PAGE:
Cookies on Pinsent Masons website

This website uses cookies to allow us to see how the site is used. The cookies cannot identify you. If you continue to use this site we will assume that you are happy with this

If you want to use the sites without cookies or would like to know more, you can do that here.

Government gives new guidance on unfair commercial practices

Online traders that fail to make clear the price of their products including any taxes and delivery charges could face criminal proceedings. New Government guidance has set out examples of commercial practices that are now banned.06 Aug 2008

The Office of Fair Trading (OFT) and Department of Business and Regulatory Reform (BERR) has jointly published new guidance intended to help traders to comply with the Consumer Protection from Unfair Trading Regulations. These rules, known as the CPRs, came into force on 26th May 2008.

The new guidance was published on Friday, one day after the first court ruling under the new legislation.

The CPRs include controls on "invitations to purchase". The guidance sets out examples of practices that amount to invitations to purchase.

The examples include "a price on a product in a shop"; "a page or pages on a web site where consumers can place an order"; and "a text message promotion to which consumers can directly respond in order to purchase the promoted product".

Where there is such an invitation to purchase, the CPRs require certain information to be given to consumers in a clear, unambiguous, intelligible and timely manner. The CPRs list the required information, which includes the main characteristics of the product, the price, including any taxes, and the existence of a cancellation right if it applies to the sale.

Rules on 'distance selling', which also apply e-commerce sales to consumers, have been in force since October 2000. They also required this information; but the penalties for non-compliance were mild. Under the 2000 rules, the OFT could obtain a court order to force compliance; or a consumer who suffered damage as a result of the breach could sue for compensation. Under the 2008 rules, the penalties range up to a fine and two years' imprisonment for company directors.

The new guidance gives other examples of conduct that will breach the Regulations.

These include failures to disclose limited stock in promotions:

"A camera firm advertises nationally using the line ‘Digital cameras for £3’," says the guidance. "They had only ever planned to have a very small number of such cameras available at that price. This would breach the CPRs because the number of cameras actually available for £3 would not be sufficient to meet the likely level of demand arising from the scale of the advertising and the trader knew this but failed to make clear in the advertisement that only limited numbers were available."

Confusing the brands of a product can now be treated as a criminal offence where once it may only have resulted in trade mark or passing off actions in civil courts.

A trader designs the packaging of shampoo A so that it very closely resembles that of shampoo B, an established brand of a competitor. If the similarity was introduced to deliberately mislead consumers into believing that shampoo A is made by the competitor (who makes shampoo B) – this would breach the CPRs," says the guidance.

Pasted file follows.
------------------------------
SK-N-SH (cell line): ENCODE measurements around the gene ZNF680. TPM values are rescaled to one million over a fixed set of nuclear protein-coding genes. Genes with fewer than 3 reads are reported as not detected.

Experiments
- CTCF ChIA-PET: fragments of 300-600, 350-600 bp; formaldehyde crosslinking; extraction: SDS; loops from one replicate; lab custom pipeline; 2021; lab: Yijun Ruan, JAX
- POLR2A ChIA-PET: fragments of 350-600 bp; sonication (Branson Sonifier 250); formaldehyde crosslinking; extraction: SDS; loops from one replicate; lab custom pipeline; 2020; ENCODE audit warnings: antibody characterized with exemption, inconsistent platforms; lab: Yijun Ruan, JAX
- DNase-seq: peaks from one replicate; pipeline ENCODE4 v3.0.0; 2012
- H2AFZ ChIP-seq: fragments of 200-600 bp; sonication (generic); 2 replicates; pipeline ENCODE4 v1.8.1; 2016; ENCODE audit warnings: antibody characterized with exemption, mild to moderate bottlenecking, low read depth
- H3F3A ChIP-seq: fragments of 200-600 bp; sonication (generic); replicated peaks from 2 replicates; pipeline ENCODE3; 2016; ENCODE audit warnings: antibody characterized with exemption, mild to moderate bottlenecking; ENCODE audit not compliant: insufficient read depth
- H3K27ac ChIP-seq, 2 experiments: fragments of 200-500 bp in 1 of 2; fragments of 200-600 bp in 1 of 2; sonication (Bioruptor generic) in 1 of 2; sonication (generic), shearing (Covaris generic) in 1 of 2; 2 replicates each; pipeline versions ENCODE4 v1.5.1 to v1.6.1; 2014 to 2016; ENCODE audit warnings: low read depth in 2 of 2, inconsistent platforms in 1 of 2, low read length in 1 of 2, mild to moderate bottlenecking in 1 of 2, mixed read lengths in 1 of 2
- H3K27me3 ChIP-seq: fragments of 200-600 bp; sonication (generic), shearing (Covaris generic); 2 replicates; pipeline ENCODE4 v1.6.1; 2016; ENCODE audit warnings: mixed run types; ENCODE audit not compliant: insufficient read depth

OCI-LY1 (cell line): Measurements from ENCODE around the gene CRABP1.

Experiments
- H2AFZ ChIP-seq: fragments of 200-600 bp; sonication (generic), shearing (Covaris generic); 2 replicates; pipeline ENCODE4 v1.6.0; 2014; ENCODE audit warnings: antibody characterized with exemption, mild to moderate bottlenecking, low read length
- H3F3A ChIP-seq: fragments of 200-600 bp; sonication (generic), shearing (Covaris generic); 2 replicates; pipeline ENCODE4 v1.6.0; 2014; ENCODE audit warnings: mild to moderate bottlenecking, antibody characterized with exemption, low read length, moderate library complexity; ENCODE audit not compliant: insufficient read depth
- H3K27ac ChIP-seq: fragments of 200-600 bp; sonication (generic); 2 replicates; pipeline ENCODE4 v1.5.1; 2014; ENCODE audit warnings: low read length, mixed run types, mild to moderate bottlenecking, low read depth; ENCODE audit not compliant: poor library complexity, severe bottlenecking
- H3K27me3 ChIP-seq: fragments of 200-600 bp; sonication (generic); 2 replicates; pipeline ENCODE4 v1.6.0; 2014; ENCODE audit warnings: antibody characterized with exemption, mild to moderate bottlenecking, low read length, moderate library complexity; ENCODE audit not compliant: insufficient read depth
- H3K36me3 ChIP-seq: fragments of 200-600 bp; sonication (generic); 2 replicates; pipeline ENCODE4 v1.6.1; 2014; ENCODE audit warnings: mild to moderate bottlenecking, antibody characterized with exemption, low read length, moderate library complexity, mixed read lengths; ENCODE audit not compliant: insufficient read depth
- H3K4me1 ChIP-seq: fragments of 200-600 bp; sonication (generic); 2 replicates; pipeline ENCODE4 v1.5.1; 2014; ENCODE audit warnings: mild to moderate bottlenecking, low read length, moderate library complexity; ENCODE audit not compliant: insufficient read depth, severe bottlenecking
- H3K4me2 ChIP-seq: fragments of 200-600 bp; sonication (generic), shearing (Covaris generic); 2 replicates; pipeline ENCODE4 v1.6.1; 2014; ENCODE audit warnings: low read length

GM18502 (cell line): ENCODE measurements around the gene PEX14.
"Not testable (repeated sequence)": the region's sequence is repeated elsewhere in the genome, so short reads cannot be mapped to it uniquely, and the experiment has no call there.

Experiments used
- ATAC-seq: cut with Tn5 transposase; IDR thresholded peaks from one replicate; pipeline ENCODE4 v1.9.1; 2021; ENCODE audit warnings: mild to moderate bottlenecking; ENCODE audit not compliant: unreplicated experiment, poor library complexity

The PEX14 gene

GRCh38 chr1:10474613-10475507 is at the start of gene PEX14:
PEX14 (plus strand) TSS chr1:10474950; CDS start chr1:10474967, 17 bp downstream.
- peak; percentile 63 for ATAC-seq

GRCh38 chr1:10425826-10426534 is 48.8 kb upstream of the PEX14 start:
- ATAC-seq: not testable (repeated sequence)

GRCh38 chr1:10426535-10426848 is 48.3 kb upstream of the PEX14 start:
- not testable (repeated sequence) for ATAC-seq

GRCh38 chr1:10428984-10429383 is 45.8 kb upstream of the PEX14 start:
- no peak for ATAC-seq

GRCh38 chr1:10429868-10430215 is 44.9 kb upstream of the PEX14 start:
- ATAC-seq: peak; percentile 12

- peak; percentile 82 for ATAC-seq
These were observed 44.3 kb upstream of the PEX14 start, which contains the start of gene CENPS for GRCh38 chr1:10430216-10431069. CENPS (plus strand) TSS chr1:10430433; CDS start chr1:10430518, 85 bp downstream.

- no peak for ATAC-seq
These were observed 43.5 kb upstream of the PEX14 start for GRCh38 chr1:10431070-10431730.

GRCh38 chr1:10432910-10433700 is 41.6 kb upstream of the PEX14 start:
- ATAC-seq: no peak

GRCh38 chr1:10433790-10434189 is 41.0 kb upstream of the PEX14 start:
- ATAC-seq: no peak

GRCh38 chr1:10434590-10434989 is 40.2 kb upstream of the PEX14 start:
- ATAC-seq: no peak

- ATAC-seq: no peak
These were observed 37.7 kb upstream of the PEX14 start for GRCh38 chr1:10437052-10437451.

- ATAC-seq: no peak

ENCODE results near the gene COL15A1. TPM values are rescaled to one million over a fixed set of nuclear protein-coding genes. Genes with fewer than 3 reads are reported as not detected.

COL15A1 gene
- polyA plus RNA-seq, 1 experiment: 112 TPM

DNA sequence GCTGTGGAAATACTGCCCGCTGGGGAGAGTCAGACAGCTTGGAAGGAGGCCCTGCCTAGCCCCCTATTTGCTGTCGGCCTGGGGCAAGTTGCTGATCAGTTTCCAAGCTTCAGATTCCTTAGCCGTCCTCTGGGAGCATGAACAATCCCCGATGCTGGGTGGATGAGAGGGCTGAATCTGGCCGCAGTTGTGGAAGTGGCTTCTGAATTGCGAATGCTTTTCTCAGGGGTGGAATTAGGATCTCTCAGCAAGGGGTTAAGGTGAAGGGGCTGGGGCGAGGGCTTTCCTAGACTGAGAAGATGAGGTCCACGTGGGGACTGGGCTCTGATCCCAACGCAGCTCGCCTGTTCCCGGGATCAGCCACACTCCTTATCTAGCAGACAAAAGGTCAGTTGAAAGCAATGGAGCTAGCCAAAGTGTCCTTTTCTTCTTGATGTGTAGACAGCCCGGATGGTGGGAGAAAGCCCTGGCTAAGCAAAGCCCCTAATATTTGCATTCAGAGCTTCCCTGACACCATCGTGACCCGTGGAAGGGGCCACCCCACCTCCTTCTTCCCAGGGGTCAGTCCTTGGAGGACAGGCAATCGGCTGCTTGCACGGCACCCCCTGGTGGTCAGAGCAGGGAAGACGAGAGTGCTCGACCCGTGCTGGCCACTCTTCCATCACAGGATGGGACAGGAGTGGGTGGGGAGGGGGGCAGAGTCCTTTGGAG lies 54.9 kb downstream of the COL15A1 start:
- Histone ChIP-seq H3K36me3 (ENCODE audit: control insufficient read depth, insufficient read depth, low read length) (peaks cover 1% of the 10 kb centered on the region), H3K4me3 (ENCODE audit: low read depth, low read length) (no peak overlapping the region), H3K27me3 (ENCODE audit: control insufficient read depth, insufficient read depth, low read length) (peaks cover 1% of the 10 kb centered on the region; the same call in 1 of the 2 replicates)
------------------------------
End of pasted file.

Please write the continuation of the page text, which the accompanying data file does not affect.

The use of the word 'free' is also controlled by the CPRs. This caused some controversy, when there were fears that 'buy one, get one free' promotions – known as BOGOF deals – would be banned. BERR and the European Commission responded to that controversy by confirming that BOGOF deals are not banned.

The new guidance deals with the controls on the word 'free' only briefly: "A trader advertises a ‘free’ gift. He then tells consumers that in order to receive their ‘free’ gift they need to pay an extra fee. This would breach the CPRs."

Misleading discounts or closing down sales where a shop does not close are also banned. The guidance gives an example of a trader advertising televisions, saying the price has been substantially discounted. If they have "only been on sale at the non-discounted price in very small numbers for a very short period of time in one of the trader’s numerous shops," the promotion will be deceptive and in breach of the rules.

The guidance was published on the day after the first court ruling under the new rules. That case, against two Wiltshire traders, resulted in an Enforcement Order.

Jimmy Stockwell and his son Shane offered handy-man services to local homes. Complaints were made to local Trading Standards officers that the Stockwells' behaviour was aggressive and their work of poor quality. The Order, granted by His Honour Judge Cutler at Salisbury County Court, ordered the defendants not to breach a range of provisions in the Regulations.

It is only if the Stockwells disobey the terms of the Order that they face being found in contempt of court and then risk imprisonment, a fine, or both.

A spokesman for Wiltshire Trading Standards told OUT-LAW.COM that the case was brought as a civil action by Trading Standards with the support of the OFT. They requested an Enforcement Order in the action. Asked why the case was not brought before the criminal courts, which have powers to levy fines or imprison defendants, the spokesman said that the lower standard of proof required in a civil action made that approach more attractive. "We could get it done quicker," he said.

In the past, such a case might have been dealt with by Trading Standards under the Enterprise Act which requires warnings to be given and evidence that the offending conduct took place on a regular basis, the spokesman said.

Editor's note, 07/08/2008: The spokesman for Wiltshire Trading Standards had not responded to OUT-LAW's request for comment when this story first appeared. The story has been extended since it first appeared.